With more data, it’s also possible to measure the uncertainty itself. For example, there are many experiments that have measured the stiffness and strength of steel I-beams. The results give an engineer the average stiffness and strength of a certain I-beam. They also give a measure of the variability of the measurements. This is something like the standard deviation or standard error of the average. This explains why engineers can say a certain steel I-beam is rated for a certain load, plus or minus a known amount of uncertainty. It’s also how rope manufacturers can carefully estimate the minimum breaking strength (MBS) of a climbing or rigging line.
Arborists do not have access to the same comprehensive test results for trees. This makes it much harder to estimate the load-bearing capacity of a stem. It’s even more difficult because of the uncertainty associated with changes as the tree grows and ages. As a result, when arborists estimate likelihood of tree failure, they must use experience – their own as well as the collective experience of others – more than the sophisticated approaches used by engineers. Nevertheless, it’s important for arborists to understand basic mechanics, because it will help complement their experience.
Next, I’ll introduce and define mechanics concepts that are relevant to understanding the likelihood of tree failure. The concepts relate to loads or load-bearing capacity.
Load is a catchall term that refers to forces and moments that act on an object. A load is a push or pull on the object. Gravity pulls down on a tree, and the ground pushes on it in the opposite direction to hold it in place. The pair of forces (gravity and the ground) act on the tree equally (in this case, it’s the tree’s weight), but they act in opposite directions. This is why the tree doesn’t move relative to the ground. If the forces weren’t equal, the tree would sink into the ground or lift away from the soil! The two forces also line up with one another, which means they share the same line of action.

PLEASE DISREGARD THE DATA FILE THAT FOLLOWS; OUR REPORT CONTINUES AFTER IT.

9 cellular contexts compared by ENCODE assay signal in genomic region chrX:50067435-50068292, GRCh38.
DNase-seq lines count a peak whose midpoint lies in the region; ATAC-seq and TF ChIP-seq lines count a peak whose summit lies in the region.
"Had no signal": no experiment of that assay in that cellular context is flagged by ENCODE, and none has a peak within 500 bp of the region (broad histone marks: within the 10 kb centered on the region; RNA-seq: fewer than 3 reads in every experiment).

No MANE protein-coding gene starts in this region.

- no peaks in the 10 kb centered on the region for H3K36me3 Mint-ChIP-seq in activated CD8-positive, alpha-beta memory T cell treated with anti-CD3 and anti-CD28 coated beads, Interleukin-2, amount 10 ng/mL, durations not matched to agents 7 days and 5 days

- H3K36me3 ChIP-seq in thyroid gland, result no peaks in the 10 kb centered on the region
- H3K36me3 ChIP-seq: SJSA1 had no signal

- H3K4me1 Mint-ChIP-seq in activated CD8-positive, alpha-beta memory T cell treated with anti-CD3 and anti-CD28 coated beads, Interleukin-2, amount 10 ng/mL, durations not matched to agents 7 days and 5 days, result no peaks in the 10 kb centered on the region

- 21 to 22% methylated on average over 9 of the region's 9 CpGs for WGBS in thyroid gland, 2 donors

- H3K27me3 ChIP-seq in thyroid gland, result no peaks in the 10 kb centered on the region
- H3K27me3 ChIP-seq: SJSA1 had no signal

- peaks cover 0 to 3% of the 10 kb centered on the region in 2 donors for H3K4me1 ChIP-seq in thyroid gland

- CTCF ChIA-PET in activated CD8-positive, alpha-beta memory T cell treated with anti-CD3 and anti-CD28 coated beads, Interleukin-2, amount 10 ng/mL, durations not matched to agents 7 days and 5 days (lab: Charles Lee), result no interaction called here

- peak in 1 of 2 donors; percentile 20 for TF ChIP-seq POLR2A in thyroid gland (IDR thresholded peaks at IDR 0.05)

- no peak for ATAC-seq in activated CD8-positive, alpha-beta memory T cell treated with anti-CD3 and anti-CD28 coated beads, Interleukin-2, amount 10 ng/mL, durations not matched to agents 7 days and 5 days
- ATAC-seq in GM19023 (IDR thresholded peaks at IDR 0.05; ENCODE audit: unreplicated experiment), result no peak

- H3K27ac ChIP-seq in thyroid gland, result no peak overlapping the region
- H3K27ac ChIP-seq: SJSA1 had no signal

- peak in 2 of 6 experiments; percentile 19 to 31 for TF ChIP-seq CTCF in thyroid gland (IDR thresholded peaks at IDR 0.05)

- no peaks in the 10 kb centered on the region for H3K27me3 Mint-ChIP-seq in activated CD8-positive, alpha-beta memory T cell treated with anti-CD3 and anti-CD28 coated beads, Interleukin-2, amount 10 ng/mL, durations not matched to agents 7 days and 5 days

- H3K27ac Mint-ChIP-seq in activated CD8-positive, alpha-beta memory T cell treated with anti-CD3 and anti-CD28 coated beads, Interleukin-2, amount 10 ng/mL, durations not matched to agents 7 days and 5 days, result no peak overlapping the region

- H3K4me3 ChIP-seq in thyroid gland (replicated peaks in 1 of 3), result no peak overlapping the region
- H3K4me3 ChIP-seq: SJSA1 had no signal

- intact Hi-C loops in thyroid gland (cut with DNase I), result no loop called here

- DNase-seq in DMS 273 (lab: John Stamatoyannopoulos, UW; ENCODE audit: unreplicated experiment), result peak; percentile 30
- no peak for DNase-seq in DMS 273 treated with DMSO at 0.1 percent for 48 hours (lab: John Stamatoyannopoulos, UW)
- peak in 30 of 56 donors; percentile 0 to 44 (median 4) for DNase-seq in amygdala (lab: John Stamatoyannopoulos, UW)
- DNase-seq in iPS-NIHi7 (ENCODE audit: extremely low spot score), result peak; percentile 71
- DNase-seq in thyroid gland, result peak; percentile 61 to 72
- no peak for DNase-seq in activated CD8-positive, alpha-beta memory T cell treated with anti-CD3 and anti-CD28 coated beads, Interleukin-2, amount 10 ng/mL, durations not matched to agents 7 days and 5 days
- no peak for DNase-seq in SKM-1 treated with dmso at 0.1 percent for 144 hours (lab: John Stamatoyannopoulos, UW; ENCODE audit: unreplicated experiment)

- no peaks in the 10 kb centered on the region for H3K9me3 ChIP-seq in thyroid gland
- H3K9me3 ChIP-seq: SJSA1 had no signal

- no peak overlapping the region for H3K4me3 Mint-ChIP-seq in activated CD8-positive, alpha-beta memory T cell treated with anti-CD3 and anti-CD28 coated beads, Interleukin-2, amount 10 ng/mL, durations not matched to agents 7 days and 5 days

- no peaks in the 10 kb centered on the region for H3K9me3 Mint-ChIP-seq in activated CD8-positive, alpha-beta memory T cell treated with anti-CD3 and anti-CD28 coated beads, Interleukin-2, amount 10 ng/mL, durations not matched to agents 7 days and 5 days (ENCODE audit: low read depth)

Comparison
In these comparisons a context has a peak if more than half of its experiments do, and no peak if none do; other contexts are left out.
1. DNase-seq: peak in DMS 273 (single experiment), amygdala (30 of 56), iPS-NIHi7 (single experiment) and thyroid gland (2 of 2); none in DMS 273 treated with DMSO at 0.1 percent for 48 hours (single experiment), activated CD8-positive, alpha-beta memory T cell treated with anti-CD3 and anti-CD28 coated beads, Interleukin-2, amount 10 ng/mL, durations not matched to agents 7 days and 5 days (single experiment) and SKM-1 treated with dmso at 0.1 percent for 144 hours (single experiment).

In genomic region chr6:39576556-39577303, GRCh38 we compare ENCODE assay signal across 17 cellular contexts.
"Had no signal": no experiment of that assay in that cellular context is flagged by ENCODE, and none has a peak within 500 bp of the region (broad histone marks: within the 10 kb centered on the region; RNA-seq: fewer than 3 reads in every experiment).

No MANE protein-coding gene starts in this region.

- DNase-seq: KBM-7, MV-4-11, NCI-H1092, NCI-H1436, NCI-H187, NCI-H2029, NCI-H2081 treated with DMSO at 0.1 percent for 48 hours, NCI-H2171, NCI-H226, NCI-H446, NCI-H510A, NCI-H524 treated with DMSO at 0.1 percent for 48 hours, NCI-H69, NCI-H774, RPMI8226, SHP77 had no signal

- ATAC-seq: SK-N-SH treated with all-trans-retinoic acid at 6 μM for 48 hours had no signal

To visualize this, draw a straight line from the crown of the tree, through the trunk, into the ground. The forces of gravity pulling down and the ground pushing up both act along this line. (Photo 1) When you pick a tree or part of it with a crane, you can imagine the same straight vertical line drawn through the cable, the sling and the tree. Gravity is pulling down on the cut tree (or piece) along that line, and the cable is pulling upward along the same line.
Wind is another force that acts on trees. It pushes on the crown, and the ground pushes back in the opposite direction to hold the tree in place. If the forces weren’t equal, the tree would slide horizontally through the soil or tip over. But unlike in the previous example, the force of the wind (which is called drag) and the force that the ground applies to hold the tree in place against the wind do not act along the same imaginary line. Instead, there’s a distance between the forces, and you can imagine a vertical line that is perpendicular to both of them. The perpendicular distance is known as a lever, and you need to know that to calculate the second type of load, which is called a bending moment. (Photo 2)
To calculate a bending moment, multiply the applied force (for example, the drag from the wind) by the length of the lever. If the center of a tree’s crown is 50 feet above the ground, you can assume that the lever is 50 feet. If the drag from the wind is 1,000 pounds, the bending moment that it causes is 50,000 foot-pounds. In reality, drag acts on the entire tree crown, not just a single point in the center of the crown. But very careful measurements would be needed to calculate the total bending moment as the sum of all the individual bending moments on every leaf and twig. Given the uncertainty associated with the calculations, the extra effort wouldn’t necessarily give you a more accurate answer.